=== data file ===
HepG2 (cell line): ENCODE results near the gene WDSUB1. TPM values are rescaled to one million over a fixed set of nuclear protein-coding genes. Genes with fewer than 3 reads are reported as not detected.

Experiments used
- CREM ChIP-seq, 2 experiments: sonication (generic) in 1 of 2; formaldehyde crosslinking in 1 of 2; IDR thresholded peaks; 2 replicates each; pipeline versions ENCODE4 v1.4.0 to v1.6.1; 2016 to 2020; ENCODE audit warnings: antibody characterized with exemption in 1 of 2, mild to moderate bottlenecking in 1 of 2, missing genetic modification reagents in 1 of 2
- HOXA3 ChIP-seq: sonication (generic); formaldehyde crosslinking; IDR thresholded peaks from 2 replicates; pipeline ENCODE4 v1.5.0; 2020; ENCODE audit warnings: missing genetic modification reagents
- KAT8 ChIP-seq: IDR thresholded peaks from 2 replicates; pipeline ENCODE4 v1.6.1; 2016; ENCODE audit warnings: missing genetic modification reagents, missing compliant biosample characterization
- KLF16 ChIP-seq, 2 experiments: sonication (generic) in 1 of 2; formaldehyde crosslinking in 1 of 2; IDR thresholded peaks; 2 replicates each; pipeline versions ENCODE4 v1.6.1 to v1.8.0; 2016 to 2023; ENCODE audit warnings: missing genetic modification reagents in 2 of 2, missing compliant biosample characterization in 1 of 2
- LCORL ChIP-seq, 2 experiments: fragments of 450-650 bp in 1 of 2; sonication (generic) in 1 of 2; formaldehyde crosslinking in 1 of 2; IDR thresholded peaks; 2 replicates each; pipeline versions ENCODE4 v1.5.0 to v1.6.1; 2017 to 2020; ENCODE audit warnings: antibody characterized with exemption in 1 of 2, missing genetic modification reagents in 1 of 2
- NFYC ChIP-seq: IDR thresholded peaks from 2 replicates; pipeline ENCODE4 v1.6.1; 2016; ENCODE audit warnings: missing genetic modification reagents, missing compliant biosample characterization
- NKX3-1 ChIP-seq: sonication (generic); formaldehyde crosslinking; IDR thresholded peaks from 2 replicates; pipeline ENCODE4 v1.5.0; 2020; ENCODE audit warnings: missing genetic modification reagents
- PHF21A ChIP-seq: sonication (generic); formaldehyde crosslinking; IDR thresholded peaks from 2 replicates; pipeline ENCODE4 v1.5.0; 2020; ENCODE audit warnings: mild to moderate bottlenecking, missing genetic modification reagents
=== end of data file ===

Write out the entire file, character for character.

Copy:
HepG2 (cell line): ENCODE results near the gene WDSUB1. TPM values are rescaled to one million over a fixed set of nuclear protein-coding genes. Genes with fewer than 3 reads are reported as not detected.

Experiments used
- CREM ChIP-seq, 2 experiments: sonication (generic) in 1 of 2; formaldehyde crosslinking in 1 of 2; IDR thresholded peaks; 2 replicates each; pipeline versions ENCODE4 v1.4.0 to v1.6.1; 2016 to 2020; ENCODE audit warnings: antibody characterized with exemption in 1 of 2, mild to moderate bottlenecking in 1 of 2, missing genetic modification reagents in 1 of 2
- HOXA3 ChIP-seq: sonication (generic); formaldehyde crosslinking; IDR thresholded peaks from 2 replicates; pipeline ENCODE4 v1.5.0; 2020; ENCODE audit warnings: missing genetic modification reagents
- KAT8 ChIP-seq: IDR thresholded peaks from 2 replicates; pipeline ENCODE4 v1.6.1; 2016; ENCODE audit warnings: missing genetic modification reagents, missing compliant biosample characterization
- KLF16 ChIP-seq, 2 experiments: sonication (generic) in 1 of 2; formaldehyde crosslinking in 1 of 2; IDR thresholded peaks; 2 replicates each; pipeline versions ENCODE4 v1.6.1 to v1.8.0; 2016 to 2023; ENCODE audit warnings: missing genetic modification reagents in 2 of 2, missing compliant biosample characterization in 1 of 2
- LCORL ChIP-seq, 2 experiments: fragments of 450-650 bp in 1 of 2; sonication (generic) in 1 of 2; formaldehyde crosslinking in 1 of 2; IDR thresholded peaks; 2 replicates each; pipeline versions ENCODE4 v1.5.0 to v1.6.1; 2017 to 2020; ENCODE audit warnings: antibody characterized with exemption in 1 of 2, missing genetic modification reagents in 1 of 2
- NFYC ChIP-seq: IDR thresholded peaks from 2 replicates; pipeline ENCODE4 v1.6.1; 2016; ENCODE audit warnings: missing genetic modification reagents, missing compliant biosample characterization
- NKX3-1 ChIP-seq: sonication (generic); formaldehyde crosslinking; IDR thresholded peaks from 2 replicates; pipeline ENCODE4 v1.5.0; 2020; ENCODE audit warnings: missing genetic modification reagents
- PHF21A ChIP-seq: sonication (generic); formaldehyde crosslinking; IDR thresholded peaks from 2 replicates; pipeline ENCODE4 v1.5.0; 2020; ENCODE audit warnings: mild to moderate bottlenecking, missing genetic modification reagents